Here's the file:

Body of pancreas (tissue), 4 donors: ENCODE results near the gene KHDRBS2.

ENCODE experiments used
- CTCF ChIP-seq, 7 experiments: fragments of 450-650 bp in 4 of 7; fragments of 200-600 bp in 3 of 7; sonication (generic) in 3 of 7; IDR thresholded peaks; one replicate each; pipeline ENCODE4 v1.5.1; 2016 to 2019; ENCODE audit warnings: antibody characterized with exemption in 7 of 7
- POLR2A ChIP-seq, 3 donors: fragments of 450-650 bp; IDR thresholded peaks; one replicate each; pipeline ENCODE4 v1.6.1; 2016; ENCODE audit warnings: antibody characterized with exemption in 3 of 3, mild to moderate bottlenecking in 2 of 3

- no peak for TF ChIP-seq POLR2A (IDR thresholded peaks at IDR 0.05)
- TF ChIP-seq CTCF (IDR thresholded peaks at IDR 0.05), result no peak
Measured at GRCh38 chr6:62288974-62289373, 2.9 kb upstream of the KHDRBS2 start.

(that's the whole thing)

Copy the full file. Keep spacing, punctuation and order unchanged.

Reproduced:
Body of pancreas (tissue), 4 donors: ENCODE results near the gene KHDRBS2.

ENCODE experiments used
- CTCF ChIP-seq, 7 experiments: fragments of 450-650 bp in 4 of 7; fragments of 200-600 bp in 3 of 7; sonication (generic) in 3 of 7; IDR thresholded peaks; one replicate each; pipeline ENCODE4 v1.5.1; 2016 to 2019; ENCODE audit warnings: antibody characterized with exemption in 7 of 7
- POLR2A ChIP-seq, 3 donors: fragments of 450-650 bp; IDR thresholded peaks; one replicate each; pipeline ENCODE4 v1.6.1; 2016; ENCODE audit warnings: antibody characterized with exemption in 3 of 3, mild to moderate bottlenecking in 2 of 3

- no peak for TF ChIP-seq POLR2A (IDR thresholded peaks at IDR 0.05)
- TF ChIP-seq CTCF (IDR thresholded peaks at IDR 0.05), result no peak
Measured at GRCh38 chr6:62288974-62289373, 2.9 kb upstream of the KHDRBS2 start.